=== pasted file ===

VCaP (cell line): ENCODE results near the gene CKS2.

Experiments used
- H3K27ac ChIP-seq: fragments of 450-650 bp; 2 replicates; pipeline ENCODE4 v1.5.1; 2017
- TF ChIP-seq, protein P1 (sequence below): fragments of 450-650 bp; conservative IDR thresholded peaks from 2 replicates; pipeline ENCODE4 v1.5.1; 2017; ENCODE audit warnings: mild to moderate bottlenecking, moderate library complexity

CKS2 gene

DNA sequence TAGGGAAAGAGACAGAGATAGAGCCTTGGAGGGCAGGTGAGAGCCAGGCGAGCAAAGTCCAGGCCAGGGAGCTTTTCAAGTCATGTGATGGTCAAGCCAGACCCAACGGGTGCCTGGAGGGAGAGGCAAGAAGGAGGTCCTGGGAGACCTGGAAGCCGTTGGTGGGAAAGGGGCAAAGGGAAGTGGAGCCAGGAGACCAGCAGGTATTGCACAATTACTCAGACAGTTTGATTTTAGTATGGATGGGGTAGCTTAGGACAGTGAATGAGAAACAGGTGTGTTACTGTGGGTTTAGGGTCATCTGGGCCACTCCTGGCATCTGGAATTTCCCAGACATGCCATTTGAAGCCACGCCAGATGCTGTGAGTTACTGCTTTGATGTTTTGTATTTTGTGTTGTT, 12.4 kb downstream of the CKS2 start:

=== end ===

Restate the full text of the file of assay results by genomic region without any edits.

VCaP (cell line): ENCODE results near the gene CKS2.

Experiments used
- H3K27ac ChIP-seq: fragments of 450-650 bp; 2 replicates; pipeline ENCODE4 v1.5.1; 2017
- TF ChIP-seq, protein P1 (sequence below): fragments of 450-650 bp; conservative IDR thresholded peaks from 2 replicates; pipeline ENCODE4 v1.5.1; 2017; ENCODE audit warnings: mild to moderate bottlenecking, moderate library complexity

CKS2 gene

DNA sequence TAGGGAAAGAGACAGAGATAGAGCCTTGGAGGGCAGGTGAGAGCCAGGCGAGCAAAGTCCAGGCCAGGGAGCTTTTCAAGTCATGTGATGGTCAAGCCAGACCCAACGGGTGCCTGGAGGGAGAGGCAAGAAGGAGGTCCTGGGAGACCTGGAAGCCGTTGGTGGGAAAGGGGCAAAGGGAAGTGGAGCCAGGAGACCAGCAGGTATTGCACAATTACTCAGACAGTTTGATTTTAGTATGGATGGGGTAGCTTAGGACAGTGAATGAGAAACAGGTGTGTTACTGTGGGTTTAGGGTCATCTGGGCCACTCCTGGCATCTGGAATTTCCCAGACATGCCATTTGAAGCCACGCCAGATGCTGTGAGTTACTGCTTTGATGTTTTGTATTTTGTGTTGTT, 12.4 kb downstream of the CKS2 start: